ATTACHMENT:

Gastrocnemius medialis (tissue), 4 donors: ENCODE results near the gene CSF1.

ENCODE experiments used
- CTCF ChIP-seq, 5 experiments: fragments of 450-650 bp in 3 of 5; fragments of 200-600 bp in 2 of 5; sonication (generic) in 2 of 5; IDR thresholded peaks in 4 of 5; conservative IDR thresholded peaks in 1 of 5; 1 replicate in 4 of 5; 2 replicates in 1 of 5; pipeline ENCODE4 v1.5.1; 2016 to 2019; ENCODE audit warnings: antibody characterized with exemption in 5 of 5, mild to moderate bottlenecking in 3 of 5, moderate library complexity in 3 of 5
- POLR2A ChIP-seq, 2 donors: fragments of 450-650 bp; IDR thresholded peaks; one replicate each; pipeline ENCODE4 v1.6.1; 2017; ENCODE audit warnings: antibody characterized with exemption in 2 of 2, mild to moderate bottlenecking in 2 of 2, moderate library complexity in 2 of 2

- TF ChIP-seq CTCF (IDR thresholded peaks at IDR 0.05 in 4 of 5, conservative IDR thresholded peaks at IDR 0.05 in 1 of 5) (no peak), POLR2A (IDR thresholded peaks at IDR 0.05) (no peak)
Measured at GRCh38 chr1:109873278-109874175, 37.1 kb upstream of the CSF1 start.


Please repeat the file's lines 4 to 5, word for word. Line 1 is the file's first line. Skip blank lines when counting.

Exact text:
- POLR2A ChIP-seq, 2 donors: fragments of 450-650 bp; IDR thresholded peaks; one replicate each; pipeline ENCODE4 v1.6.1; 2017; ENCODE audit warnings: antibody characterized with exemption in 2 of 2, mild to moderate bottlenecking in 2 of 2, moderate library complexity in 2 of 2

- TF ChIP-seq CTCF (IDR thresholded peaks at IDR 0.05 in 4 of 5, conservative IDR thresholded peaks at IDR 0.05 in 1 of 5) (no peak), POLR2A (IDR thresholded peaks at IDR 0.05) (no peak)